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Last Updated: Monday, 7 July, 2003, 13:07 GMT 14:07 UK
Love and Death in Hull
Love and Death in Hull
Newsnight Review discussed Love and Death in Hull and Love Again, a documentary and a drama about poet Philip Larkin.

MARK LAWSON:
John Harris, have they done to Larkin's life what famously he said your mum and dad do to you?

JOHN HARRIS:
No, I don't think they have. I really enjoyed this documentary. I am glad Larkin didn't end up in the top 10 of the Great Britons, because it was such a relief not to see Alan Davies saying: "It was here in 1955, that there were talking heads, relevant to people". It fleshed out his life beautifully and took me back to the later work. My first acquaintance with Larkin was when I did my O-levels. I wasn't familiar with the 'Old Fools'. I have read them today and both poems are thrillingly bleak. Never has someone captured the 4am horrors so much as Larkin. It incorporates the work really well into the documentary. It was seamless.

MARK LAWSON:
Deborah Bull, Ever since the biography came out, we have seen him as talking about Nazi father, racist, women, and so on. Have they got beyond that?

DEBORAH BULL:
In the documentary, they came out as themes, but not overriding themes. What came out was the man caught within a web of his own creating, but almost as a victim rather than the driving with any kind of malicious intent. Again, also for me what came out was the validity of the form, this way of presenting a documentary on a person without a presenter, allowing people who really knew about the guy to speak for himself. It was interesting, the talking head, the single writer sitting on a chair by a window, there were shots going back to 1964, but you expect to receive information when you see that and it works.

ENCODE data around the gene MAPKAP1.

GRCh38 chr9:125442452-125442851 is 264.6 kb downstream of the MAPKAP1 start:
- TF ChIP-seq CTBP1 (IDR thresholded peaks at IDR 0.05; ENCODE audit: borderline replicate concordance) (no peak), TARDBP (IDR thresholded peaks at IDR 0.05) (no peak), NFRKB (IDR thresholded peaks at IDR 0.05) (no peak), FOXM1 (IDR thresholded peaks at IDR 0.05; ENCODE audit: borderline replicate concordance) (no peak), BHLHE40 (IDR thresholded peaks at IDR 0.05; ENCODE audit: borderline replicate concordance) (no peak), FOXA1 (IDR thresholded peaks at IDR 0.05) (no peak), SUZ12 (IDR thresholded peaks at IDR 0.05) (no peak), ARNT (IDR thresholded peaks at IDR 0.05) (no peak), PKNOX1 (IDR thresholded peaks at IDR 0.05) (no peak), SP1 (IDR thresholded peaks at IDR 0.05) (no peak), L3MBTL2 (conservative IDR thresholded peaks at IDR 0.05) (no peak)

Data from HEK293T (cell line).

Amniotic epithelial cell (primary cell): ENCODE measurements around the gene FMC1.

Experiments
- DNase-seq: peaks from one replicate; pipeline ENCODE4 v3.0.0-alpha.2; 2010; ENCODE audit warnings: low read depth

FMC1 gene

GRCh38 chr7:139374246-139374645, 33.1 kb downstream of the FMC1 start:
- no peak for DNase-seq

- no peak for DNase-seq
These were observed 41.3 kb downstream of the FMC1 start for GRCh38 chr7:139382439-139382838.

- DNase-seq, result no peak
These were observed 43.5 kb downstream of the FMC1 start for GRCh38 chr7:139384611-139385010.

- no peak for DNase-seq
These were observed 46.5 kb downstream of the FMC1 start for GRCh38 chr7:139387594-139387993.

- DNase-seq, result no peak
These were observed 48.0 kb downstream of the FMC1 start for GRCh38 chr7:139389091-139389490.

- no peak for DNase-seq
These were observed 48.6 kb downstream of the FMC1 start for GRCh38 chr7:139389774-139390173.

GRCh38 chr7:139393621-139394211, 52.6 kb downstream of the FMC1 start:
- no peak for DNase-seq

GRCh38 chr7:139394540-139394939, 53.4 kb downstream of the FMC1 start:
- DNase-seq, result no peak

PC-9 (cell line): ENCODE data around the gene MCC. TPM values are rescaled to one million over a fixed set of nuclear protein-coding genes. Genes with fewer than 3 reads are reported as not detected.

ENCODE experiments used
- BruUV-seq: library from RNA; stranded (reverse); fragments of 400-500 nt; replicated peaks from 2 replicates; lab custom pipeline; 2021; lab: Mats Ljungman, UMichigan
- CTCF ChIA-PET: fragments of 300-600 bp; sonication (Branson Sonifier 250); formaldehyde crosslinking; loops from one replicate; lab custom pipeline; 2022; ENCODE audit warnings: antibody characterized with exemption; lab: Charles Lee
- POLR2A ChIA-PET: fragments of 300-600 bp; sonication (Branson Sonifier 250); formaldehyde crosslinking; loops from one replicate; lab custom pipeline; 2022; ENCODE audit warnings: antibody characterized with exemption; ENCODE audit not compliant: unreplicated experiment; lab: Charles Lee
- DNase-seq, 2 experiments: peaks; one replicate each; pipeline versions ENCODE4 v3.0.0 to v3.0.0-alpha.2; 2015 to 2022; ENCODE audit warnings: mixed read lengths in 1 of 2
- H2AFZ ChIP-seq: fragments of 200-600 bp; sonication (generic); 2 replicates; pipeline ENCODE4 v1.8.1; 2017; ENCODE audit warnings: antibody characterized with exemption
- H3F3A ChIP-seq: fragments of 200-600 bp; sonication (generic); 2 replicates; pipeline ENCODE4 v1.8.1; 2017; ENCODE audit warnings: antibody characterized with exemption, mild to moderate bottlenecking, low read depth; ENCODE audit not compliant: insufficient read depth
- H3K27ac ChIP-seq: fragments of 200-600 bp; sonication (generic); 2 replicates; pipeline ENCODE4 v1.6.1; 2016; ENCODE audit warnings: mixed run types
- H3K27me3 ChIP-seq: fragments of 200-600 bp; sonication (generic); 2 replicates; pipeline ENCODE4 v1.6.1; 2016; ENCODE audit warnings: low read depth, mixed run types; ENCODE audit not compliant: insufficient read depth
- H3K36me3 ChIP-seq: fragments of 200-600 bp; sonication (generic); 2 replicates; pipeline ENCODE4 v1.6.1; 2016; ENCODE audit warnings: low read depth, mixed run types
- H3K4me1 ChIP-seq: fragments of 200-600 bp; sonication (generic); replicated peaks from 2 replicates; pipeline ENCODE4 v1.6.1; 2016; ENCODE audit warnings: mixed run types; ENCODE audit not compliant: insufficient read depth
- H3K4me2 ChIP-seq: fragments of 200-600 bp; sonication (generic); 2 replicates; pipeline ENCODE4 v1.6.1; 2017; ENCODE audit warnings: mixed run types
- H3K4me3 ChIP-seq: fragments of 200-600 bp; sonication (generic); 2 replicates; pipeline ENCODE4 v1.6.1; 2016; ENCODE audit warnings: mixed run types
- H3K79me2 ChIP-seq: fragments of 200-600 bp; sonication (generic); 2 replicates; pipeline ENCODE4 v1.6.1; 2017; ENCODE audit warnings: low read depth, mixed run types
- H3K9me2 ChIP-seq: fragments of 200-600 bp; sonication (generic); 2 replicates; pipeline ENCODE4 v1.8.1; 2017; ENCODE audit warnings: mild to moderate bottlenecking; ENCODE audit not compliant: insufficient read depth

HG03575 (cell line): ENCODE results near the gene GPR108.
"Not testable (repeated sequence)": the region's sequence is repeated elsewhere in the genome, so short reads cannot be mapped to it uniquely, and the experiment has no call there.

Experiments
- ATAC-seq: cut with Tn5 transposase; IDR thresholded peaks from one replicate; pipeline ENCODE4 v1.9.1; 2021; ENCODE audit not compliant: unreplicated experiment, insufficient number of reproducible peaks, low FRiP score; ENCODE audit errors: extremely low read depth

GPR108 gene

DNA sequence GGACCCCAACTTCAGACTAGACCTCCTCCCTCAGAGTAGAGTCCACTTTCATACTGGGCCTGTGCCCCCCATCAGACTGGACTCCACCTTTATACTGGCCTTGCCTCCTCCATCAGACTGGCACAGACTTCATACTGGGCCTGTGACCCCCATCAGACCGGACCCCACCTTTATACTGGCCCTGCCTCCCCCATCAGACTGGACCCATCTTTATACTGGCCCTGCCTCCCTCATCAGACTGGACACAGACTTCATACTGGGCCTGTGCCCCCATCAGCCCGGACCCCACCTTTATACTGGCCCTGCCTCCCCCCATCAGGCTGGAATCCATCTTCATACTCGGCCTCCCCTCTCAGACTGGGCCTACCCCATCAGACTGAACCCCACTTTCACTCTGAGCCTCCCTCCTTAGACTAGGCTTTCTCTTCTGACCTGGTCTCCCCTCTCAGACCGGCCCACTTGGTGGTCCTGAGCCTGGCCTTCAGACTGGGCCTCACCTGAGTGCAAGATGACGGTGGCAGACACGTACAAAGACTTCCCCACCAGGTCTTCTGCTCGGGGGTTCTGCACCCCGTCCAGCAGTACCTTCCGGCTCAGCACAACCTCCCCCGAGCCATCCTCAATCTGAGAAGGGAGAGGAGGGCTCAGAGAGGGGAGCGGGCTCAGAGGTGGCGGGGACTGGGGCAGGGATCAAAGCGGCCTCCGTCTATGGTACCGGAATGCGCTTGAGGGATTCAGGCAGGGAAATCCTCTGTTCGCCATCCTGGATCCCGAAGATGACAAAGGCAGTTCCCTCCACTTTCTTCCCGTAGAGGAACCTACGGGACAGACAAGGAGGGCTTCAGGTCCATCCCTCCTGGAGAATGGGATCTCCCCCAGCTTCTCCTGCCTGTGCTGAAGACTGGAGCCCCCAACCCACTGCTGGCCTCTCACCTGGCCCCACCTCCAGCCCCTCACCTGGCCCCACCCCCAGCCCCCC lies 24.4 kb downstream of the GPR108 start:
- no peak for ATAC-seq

MARK LAWSON:
High quality, Martin Amis, representing his father, every line a sound bite. An extraordinary saying that the moment of death he thought would be like an orgasm.

MICHAEL GOVE:
Yes. Most of the figures who were there were broadly sympathetic to him. There was no devil's advocate there trying to damn him. We heard the tape, which is a scoop for the documentary, which showed Larkin and his girlfriend singing that rather unattractive ditty, and that ends the film, and it begins with the revelation about Larkin's father's Nazi past. I thought, "Oh, my God, here we go, a standard reputation uncovered." In fact it was a much fuller and rounder portrait than that, and exactly as John and Deborah said, it encourages you to go back to the work.

MARK LAWSON:
John Harris, the tape they played, it was two very drunken people. How much does it matter, that tape? Some people will use it in an argument against even teaching his poetry?

JOHN HARRIS:
By that point of his life, I think Larkin was emblematic of the society of the "silly old sod". It's two rather sad people, very drunk, singing this song. There was an article about Larkin's alleged racism. It said: "Shamefully unexamined, average, these spots of commonness he failed to shed them." It's no great surprise, because to me the character who sings that song is like someone lurking in the background of the Whitsun wedding.

MARK LAWSON:
There was an extraordinary paradox, a man who wrote about weddings but never married. The Whitsun wedding is about not getting married.

MICHAEL GOVE: